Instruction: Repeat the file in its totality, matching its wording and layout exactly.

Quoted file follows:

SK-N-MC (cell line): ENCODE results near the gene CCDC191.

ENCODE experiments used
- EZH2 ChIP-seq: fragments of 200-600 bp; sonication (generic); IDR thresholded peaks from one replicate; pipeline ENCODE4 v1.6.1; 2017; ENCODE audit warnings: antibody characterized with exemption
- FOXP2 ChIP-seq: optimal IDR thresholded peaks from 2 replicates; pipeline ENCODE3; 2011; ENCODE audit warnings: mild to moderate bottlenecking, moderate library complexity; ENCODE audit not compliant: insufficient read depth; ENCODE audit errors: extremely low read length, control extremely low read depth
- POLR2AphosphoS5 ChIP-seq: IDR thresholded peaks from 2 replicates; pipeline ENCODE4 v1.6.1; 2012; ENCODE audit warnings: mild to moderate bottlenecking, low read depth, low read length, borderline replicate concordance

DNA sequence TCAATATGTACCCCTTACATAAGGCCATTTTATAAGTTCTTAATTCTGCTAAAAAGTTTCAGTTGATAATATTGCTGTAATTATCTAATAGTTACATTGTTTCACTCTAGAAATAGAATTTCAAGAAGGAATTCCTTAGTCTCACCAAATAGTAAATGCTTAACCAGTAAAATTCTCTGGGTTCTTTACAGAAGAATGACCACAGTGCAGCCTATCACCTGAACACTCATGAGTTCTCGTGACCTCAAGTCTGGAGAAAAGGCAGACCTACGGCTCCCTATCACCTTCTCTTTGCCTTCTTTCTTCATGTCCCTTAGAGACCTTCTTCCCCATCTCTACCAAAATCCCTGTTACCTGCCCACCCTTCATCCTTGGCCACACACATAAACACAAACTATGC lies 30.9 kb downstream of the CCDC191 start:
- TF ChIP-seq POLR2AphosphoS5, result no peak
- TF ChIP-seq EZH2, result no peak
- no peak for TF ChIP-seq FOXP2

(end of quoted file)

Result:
SK-N-MC (cell line): ENCODE results near the gene CCDC191.

ENCODE experiments used
- EZH2 ChIP-seq: fragments of 200-600 bp; sonication (generic); IDR thresholded peaks from one replicate; pipeline ENCODE4 v1.6.1; 2017; ENCODE audit warnings: antibody characterized with exemption
- FOXP2 ChIP-seq: optimal IDR thresholded peaks from 2 replicates; pipeline ENCODE3; 2011; ENCODE audit warnings: mild to moderate bottlenecking, moderate library complexity; ENCODE audit not compliant: insufficient read depth; ENCODE audit errors: extremely low read length, control extremely low read depth
- POLR2AphosphoS5 ChIP-seq: IDR thresholded peaks from 2 replicates; pipeline ENCODE4 v1.6.1; 2012; ENCODE audit warnings: mild to moderate bottlenecking, low read depth, low read length, borderline replicate concordance

DNA sequence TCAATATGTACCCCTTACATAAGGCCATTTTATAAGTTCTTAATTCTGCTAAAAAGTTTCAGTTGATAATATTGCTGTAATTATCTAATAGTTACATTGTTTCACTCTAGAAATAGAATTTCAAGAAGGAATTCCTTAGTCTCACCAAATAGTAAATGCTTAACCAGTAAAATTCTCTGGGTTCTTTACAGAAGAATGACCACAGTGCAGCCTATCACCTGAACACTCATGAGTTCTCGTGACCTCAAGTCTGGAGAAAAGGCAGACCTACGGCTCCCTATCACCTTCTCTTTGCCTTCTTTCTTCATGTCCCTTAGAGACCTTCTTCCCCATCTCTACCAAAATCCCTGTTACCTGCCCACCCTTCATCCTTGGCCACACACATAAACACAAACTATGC lies 30.9 kb downstream of the CCDC191 start:
- TF ChIP-seq POLR2AphosphoS5, result no peak
- TF ChIP-seq EZH2, result no peak
- no peak for TF ChIP-seq FOXP2